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Better diagnosis of liver fibrosis can save lives
British scientists have now succeeded in developing a blood test that can diagnose liver diseases ten years before the onset. The new development could significantly improve the treatment of liver diseases.
In their current study, scientists from University College London and the University of Massachusetts found that a simple and inexpensive blood test can identify problems with the liver years before the first symptoms. The doctors published the results of their study in the English-language journal "Advanced Materials".
Blood test can quickly detect liver fibrosis
A quick blood test for liver fibrosis, which can diagnose the disease ten years before the symptoms appear, has now been presented by the scientists. The test can be carried out in a doctor's office and the results of the examination are already available in 30 minutes. The new test will cost under £ 60 and is capable of diagnosing the disease ten or maybe even 20 years earlier, the experts say. The researchers hope that this test will be available within the next five to ten years.
The mortality rate from liver diseases increases
Liver disease is the fifth largest cause of death in the UK and is one of the few diseases where the mortality rate is still increasing. The numbers show that a total of 11,600 people died of liver disease in 2014. This corresponds to an increase of 25 percent since 2001, the British scientists explain.
Diagnosis is often too late
Most cases are caused by being overweight or consuming too much alcohol. Symptoms appear only late, so that many of those affected are diagnosed with such a disease only after the disease has progressed.
Liver fibrosis can have fatal consequences
The new method for detecting liver fibrosis can be carried out in 30 to 45 minutes with a simple blood test. The so-called liver fibrosis is considered the first stage of scarring of the liver, which leads to fatal liver diseases if it can develop uncontrollably.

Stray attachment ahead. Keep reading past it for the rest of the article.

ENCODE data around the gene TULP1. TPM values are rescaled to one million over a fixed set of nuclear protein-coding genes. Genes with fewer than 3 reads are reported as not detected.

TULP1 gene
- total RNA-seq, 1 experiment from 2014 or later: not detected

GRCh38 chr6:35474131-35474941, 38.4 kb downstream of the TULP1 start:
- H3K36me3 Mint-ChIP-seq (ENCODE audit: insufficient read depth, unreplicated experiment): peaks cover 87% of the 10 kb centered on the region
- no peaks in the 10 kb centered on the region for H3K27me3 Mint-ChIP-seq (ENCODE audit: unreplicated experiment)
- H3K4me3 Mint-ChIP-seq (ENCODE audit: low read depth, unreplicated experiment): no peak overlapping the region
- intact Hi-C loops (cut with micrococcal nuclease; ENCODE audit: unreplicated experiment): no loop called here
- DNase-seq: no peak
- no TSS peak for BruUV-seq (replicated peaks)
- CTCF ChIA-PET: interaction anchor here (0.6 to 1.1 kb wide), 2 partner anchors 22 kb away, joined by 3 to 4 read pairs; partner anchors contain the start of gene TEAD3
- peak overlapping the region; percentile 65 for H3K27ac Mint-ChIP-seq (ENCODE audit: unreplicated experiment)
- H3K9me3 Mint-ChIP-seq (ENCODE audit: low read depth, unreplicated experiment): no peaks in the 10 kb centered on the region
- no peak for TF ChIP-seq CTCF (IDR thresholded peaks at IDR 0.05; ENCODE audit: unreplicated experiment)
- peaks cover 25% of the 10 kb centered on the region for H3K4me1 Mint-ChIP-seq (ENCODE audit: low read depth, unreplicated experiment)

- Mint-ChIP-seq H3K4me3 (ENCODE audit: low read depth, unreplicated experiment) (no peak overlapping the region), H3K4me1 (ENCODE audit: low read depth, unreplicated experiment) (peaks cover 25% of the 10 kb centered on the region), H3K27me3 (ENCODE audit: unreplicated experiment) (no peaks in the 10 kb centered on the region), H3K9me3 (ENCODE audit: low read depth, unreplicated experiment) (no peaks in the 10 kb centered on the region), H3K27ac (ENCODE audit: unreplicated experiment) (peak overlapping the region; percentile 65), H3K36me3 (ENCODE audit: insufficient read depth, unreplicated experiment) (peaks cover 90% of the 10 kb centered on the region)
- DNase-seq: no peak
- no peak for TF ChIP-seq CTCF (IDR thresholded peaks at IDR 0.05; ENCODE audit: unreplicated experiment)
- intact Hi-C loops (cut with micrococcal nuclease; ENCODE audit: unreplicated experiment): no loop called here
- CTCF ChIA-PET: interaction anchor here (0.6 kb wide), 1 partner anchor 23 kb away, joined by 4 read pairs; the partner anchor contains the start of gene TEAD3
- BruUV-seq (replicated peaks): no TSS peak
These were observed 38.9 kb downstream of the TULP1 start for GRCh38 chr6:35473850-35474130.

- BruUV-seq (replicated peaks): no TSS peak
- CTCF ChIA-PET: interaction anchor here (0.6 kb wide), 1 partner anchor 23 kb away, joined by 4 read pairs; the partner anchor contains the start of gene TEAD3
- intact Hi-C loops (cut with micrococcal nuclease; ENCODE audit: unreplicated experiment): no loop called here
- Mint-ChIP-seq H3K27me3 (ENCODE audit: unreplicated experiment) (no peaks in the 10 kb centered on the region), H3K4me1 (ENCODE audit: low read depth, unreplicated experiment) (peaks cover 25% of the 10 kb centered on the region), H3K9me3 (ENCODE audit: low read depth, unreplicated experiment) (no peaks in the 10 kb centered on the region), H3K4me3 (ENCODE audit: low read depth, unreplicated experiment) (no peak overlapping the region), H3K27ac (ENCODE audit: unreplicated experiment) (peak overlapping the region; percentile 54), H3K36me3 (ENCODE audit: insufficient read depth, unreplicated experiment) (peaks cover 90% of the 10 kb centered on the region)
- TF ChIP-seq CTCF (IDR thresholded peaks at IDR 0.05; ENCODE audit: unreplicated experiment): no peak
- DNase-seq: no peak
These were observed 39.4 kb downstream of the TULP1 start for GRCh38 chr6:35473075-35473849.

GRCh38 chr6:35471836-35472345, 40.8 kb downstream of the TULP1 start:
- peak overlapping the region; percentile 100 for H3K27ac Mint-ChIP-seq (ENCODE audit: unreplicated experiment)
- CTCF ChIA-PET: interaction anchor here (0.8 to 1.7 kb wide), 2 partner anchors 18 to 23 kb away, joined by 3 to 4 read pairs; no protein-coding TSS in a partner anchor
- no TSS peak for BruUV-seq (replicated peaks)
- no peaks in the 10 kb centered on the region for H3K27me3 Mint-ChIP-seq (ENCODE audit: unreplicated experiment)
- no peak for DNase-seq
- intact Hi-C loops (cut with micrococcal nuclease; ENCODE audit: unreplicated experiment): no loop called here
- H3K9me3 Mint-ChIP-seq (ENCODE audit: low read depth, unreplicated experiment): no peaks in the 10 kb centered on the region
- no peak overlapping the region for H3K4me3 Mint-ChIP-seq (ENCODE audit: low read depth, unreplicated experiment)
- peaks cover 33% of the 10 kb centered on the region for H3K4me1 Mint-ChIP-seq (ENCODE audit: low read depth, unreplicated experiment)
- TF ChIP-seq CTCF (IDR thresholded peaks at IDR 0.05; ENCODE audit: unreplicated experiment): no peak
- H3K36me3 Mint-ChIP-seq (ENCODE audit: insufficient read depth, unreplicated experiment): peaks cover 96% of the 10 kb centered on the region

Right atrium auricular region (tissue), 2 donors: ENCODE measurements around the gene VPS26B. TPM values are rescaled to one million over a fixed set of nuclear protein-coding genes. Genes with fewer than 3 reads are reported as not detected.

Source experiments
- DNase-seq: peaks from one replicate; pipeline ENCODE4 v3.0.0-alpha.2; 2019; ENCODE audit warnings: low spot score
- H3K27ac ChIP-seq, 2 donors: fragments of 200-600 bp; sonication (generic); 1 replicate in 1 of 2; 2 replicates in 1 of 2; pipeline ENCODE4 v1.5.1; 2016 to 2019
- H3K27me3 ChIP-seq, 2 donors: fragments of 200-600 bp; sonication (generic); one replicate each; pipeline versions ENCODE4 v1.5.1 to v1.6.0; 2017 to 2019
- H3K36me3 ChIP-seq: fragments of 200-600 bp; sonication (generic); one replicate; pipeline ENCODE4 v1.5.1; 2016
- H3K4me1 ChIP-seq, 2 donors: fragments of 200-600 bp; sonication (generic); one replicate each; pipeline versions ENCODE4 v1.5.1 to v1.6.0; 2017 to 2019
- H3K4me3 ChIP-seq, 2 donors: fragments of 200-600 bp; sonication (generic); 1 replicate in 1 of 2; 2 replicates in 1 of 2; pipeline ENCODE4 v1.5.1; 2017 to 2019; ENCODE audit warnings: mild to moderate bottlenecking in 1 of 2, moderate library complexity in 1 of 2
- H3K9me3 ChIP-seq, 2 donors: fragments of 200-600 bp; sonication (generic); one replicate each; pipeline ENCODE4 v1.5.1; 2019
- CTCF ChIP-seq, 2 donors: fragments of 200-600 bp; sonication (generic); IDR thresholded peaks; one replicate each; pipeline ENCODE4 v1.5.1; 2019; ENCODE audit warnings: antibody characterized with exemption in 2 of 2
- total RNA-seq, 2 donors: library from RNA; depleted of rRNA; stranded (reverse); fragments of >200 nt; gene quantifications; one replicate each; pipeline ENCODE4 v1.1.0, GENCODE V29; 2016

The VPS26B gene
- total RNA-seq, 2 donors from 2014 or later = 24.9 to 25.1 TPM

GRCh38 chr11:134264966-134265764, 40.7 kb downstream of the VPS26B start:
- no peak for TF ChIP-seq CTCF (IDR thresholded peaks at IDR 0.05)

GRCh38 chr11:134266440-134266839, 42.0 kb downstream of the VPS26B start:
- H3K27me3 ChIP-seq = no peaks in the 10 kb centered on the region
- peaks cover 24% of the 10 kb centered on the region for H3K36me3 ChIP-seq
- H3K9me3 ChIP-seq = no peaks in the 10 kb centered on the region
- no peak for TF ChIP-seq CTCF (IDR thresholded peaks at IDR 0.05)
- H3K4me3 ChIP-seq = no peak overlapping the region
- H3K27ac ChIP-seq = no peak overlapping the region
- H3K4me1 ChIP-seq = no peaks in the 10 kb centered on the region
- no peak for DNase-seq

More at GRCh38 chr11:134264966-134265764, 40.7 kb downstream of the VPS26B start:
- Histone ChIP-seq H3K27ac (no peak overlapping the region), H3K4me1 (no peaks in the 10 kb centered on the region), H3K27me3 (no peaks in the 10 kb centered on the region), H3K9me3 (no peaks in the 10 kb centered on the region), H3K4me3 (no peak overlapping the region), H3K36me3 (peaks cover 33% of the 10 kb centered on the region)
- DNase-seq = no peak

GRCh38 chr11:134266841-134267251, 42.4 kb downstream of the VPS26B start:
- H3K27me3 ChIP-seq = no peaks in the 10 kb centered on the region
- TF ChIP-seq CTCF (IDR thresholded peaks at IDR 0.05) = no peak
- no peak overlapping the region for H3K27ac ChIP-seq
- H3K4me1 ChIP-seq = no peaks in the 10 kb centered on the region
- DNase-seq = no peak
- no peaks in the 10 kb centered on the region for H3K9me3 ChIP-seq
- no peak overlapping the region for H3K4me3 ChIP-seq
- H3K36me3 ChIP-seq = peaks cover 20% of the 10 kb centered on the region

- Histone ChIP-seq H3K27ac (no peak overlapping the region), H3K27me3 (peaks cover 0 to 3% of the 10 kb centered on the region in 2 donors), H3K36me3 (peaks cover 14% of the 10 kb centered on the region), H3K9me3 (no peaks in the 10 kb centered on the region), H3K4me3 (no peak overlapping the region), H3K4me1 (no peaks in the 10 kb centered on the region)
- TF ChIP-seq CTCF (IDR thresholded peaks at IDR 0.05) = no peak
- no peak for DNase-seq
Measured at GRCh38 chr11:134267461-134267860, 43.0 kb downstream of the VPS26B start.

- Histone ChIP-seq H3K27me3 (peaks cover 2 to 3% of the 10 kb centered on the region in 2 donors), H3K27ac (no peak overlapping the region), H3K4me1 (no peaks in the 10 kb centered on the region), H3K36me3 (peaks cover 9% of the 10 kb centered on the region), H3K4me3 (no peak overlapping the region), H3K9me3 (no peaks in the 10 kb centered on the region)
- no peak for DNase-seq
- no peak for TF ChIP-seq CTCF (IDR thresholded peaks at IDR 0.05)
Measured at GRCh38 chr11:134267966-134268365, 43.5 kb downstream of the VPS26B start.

How does the new test work?
Researchers at the University of Massachusetts have developed a sensor that uses large molecules (so-called polymers) coated with fluorescent dyes that bind to blood proteins due to their chemical properties. The test could enable a cost-effective, regular screening program, says study author Professor William Rosenberg from University College London. These fluorescent dyes change their brightness and color, which results in a different fluorescence pattern, depending on the protein composition of the blood sample, the researchers explain. The sensor has been tested by comparing the results of small blood samples from 65 people in three groups of healthy patients and patients with early and late stage fibrosis.
What is an ELF test?
The groups were determined with the help of the so-called ELF test (Enhanced Liver Fibrosis), the existing test for the detection of liver fibrosis, in which samples have to be sent to a laboratory for analysis. The researchers found that the sensor was able to identify different patterns of protein levels in human blood serum in the three groups.
Will the test be available from your family doctor in the future?
Professor William Rosenberg explains: Liver disease is the third leading cause of premature mortality in the UK and one of the few leading causes of death that is increasing. It is hoped that the novel test can be routinely used in general practice and hospital clinics to examine people who are at increased risk of liver disease but who have no signs of liver damage, the expert adds. This is how people with severe fibrosis could be identified. Those affected can then be treated before it is too late and the consequences of the disease threaten them to die. (as)